Villa Tugendhat in Brno

Villa Tugendhat (UNESCO) – Fascinating Story

In the 1920’s, Czechoslovakia was in what is now called the “First Republic”. A time of wealth, creativity and boundary-pushing. No single place in the country is a better example of this period than Villa Tugendhat in Brno. It’s the story of three people, an architect with a clear style, a woman with a clear vision and a father able to pay for it.

villa tugendhat in brno viewed from garden

The architect was German-born Ludwig Mies van der Rohe. Son of a stone mason and himself formerly a bricklayer, he moved in the direction of building design. He designed his first house aged 24 (1906) and was running his own design business by the age of 36 (1918). From 1921 he embarked on his recognised design style of minimalism, modernism and hygiene. It was during this time that he designed a house in Berlin for Hugo Perls (later extended with an art studio for Edward Fuchs) and also supervised the design and construction of the Weissenhof estate in Stuttgart (1928).

In 1922 a woman named Grete Low-Beer from a well off German-Jewish family in Moravia began living in Germany as part of a marriage which eventually failed. However, her time in Germany had exposed her to the work of Ludwig Mies van der Rohe and she was hooked on the style. She remarried soon after to a man called Fritz Tugendhat and they decided to commission a family home close to the Czech city of Brno. Grete Tugendhat had a clear vision of what she wanted and after being introduced to Ludwig Mies van der Rohe, engaged him as their architect in 1928.

The land in the suburb of Cerná Pole (now central Brno) was given by Grete’s parents and the building financed by her father. A local building company was engaged and from start to finish Villa Tugendhat took 14 months to complete. The Tugendhats began living there in 1930 (8 years later had to escape to Switzerland just prior to the outbreak of war).

The Building

brno villa tugendhat levels

From the street it looks like a bungalow but this is technically the first floor of the 3-floor structure and would have provided the bedrooms for the family and nanny plus play room for children and access to the upper open terrace. One floor down (ground) takes you to the living area, kitchen, terrace and servants quarters. Finally the basement is given over to most of the technical wonders of the heating and air conditioning systems plus storage, a dark room and a special room just for fur coats unattractively called “the moth room”. The design was truly cutting-edge for the time in that these materials, systems and building techniques had not previously been used on a residential building. A steel skeleton provided the strength for the large interior/exterior spaces to have an uninterrupted view over the garden and city. Steel also extended to the doors and the window frames. Villa Tugendhat used Italian Tavertine stone (for the walls, column cladding, staircases, internal and external flooring) and Onyx (for a double-sided feature wall). It also used hard woods that he called “noble” like Palisander, Rosewood and Ebony. Window panes and a dining table controlled by electric motors could be retracted into the floor. The whole design was based around the concept of flowing space so the furniture was kept minimalist but still hi-tech, functional and elegant. Villa Tugendhat became a UNESCO World Heritage site on 16th December 2001.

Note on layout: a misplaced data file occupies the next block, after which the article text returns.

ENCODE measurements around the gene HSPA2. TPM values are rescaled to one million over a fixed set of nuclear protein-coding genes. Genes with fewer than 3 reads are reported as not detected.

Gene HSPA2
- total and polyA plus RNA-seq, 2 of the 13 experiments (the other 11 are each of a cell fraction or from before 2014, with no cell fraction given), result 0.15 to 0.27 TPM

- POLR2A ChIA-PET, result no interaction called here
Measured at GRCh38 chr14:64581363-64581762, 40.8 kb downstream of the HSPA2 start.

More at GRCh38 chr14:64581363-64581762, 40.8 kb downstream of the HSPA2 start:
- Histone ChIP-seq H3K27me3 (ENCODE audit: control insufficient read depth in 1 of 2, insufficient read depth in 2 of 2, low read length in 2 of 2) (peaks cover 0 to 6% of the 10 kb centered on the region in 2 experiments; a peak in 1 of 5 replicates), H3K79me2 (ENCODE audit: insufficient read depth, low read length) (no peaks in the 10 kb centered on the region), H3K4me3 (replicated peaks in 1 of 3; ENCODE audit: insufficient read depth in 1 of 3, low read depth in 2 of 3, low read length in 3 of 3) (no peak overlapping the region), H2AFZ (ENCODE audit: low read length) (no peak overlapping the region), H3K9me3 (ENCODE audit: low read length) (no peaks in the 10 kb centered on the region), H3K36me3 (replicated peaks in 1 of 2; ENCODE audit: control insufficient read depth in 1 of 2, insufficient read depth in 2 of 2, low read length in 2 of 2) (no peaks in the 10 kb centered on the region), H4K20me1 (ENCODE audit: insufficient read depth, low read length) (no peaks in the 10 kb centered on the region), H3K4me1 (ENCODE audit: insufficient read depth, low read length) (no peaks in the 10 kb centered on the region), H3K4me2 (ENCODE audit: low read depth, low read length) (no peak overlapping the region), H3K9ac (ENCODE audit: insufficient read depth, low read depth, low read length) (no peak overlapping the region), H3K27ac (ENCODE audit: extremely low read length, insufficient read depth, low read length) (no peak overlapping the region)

Who Should Go To Villa Tugendhat

Anybody with an architectural or design appetite. Anybody who wants to see what it was possible to create pre-WW2 given enough money and ideas. Anybody who appreciates that the structure itself is also part of the decor. Villa Tugendhat does a Basic tour and an Extended tour. If you are in any way interested in the engineering systems of the Villa Tugendhat then take the Extended tour. Bookings are recommended in advance and availability of dates varies as they host other events so check their website for details.

How to Get There

Driving will take 90 minutes (give or take for roadworks etc, get off at junction 190 and take signs for Cerná Pole) and there are paid parking facilities. Taking a train from Prague Main Train Station may be more comfortable as again you are looking at around two hours to get to Brno’s main train station (Hlavni). From there take tram number 9 eight stops and get off at Tomanova. Head in the direction opposite the park and in two blocks you’ll be outside of Villa Tugendhat.

Details at http://www.tugendhat.eu

Photo Credit: GoToBrno

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